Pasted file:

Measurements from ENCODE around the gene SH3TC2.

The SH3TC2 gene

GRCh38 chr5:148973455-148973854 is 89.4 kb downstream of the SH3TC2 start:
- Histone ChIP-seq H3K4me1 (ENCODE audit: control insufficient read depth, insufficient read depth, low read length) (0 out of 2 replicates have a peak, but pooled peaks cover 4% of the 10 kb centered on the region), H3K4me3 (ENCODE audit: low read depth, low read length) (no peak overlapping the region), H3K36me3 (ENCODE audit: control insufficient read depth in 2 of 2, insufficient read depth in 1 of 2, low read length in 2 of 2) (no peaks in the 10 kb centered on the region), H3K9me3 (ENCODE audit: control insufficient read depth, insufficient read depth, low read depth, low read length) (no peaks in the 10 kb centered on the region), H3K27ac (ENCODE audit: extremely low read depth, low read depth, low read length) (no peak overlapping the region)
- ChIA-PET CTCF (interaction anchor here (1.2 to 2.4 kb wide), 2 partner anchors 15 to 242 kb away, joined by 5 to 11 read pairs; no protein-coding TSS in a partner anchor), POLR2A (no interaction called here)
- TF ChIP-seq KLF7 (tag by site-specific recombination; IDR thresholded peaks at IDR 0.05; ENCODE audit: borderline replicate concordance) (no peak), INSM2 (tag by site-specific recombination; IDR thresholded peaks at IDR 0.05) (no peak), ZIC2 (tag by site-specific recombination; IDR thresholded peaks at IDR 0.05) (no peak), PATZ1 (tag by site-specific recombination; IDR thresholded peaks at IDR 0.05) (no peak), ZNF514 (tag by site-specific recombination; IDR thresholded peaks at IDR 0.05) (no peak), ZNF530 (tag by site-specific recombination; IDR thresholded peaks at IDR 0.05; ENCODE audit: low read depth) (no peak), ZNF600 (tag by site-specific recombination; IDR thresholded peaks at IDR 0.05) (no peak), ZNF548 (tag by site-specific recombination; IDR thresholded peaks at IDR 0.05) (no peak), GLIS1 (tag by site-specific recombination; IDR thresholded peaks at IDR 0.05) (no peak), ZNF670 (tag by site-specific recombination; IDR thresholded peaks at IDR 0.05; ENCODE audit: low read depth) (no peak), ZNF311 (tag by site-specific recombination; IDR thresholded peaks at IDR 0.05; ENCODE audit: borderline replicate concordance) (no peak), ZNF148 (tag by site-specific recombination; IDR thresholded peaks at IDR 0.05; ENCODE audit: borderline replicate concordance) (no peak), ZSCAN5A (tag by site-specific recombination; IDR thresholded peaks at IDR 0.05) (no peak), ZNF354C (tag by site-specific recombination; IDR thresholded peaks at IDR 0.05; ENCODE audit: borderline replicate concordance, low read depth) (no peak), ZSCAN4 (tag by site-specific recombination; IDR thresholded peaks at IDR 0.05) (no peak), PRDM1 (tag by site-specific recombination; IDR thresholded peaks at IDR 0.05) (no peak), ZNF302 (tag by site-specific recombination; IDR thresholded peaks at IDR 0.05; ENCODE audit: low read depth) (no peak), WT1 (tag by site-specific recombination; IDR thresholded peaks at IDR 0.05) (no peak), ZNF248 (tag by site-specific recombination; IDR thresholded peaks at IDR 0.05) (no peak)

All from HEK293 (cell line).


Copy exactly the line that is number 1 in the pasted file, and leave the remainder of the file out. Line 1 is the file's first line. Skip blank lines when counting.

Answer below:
Measurements from ENCODE around the gene SH3TC2.